Renewable energy is a key talking point when discussing political policy all over the world.
The debate in Australia framed by main stream media would suggest that support or opposition is split somewhere in the middle.
The current government supports a 23% renewable target by 2020  whereas the Labor party supports a 50% target by 2030 . The Greens support a 90% renewable target by 2030, with a 100% eventual target, although the timing is not specified. .
So what do Australians support?
We look to explore the facts on what the landscape in Australia really is and how much support and opposition does the transition from fossil fuels to renewable really have.
We have sourced a number of different polls, surveys and studies into the matter.
To keep things fair we have sourced polls from different institutions and organizations with varying political agendas.
In determining bias we consider the source, population samples taken as well as the nature of the questions asked to participants of studies.
This should give us a balanced view into the matter.
The Australian Institute Poll 1 Feb 2017: Leaning towards bias for fossil fuels 
Even though The Australian Institute is an unbiased source, the population sample taken for their first poll leans towards bias for fossil fuels due to the nature of the audience engaged.
The population sample was taken specifically from the Seat of Dawson in QLD. The seat of Dawson is a deep conservative seat so one would expect opposition to renewables based off conservative renewable policies.
The results are somewhat surprising considering the survey sample.
54.5% of the electorate support a 50% renewable energy target by 2030 which is in line with Labor’s policy. 29% oppose the target and 16% were undecided.
The Australian NEWSPOLL: Bias towards fossil fuels 
Newspoll conducted an exclusive survey for The Australian, which published a story in the wake of the South Australian blackouts in October 2016.
The heading for the story was “Less then half back the bill for clean energy”.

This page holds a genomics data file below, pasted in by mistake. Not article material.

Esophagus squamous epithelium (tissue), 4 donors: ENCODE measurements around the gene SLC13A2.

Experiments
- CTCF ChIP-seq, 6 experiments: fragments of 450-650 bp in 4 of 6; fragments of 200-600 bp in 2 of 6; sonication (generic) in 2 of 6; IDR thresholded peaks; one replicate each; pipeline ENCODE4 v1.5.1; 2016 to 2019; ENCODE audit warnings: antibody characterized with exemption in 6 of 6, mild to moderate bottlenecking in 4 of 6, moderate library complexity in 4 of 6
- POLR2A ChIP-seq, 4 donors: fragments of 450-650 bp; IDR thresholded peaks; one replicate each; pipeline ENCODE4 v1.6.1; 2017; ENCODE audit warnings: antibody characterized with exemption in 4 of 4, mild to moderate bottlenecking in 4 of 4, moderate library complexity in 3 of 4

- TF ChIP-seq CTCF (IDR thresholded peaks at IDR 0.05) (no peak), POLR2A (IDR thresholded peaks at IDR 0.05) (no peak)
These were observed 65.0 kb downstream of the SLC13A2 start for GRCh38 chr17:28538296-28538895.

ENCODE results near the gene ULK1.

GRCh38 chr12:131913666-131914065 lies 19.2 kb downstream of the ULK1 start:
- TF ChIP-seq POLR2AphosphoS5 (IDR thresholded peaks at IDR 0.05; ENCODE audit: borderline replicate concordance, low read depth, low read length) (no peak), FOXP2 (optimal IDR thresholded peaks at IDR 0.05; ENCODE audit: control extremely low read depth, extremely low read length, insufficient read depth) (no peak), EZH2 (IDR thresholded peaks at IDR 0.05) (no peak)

It was an interesting heading seeing as the poll never asked its audience weather it approved of any particular clean energy target or any “bill” for that matter.
The poll instead asked if people were prepared to pay higher electricity prices for renewable energy.
Ironically, in an effort to skew results in favour of shunning renewable energy, as indicated by the heading, more people polled were prepared to pay something extra for renewables then people not willing to pay anything extra.
The poll revealed that 44% of participants were not prepared to pay more for renewable energy and 11% were undecided. That leaves 45% of the participants that said they were willing to pay higher prices for electricity, however what they were prepared to pay did vary as indicated below.
The poll’s second question asked its audience weather a 50% renewable target posed a risk to the reliability of our energy grid. 39% of the respondents agreed it did with 36% disagreeing; 25% were undecided.
Despite being a biased report in favour of current LNP policies, at worst, the article and poll indicate that the Australian public is quite evenly split on the issue.
The Australian Institute Poll 2 March 2017: Unbiased 
The second poll conducted by the Australian Institute was taken from a broader Australian population in contrast to their first report which was conducted in a conservative electorate.
The poll was asking participants weather they believed we were moving too fast or too slow towards renewable energy in Australia.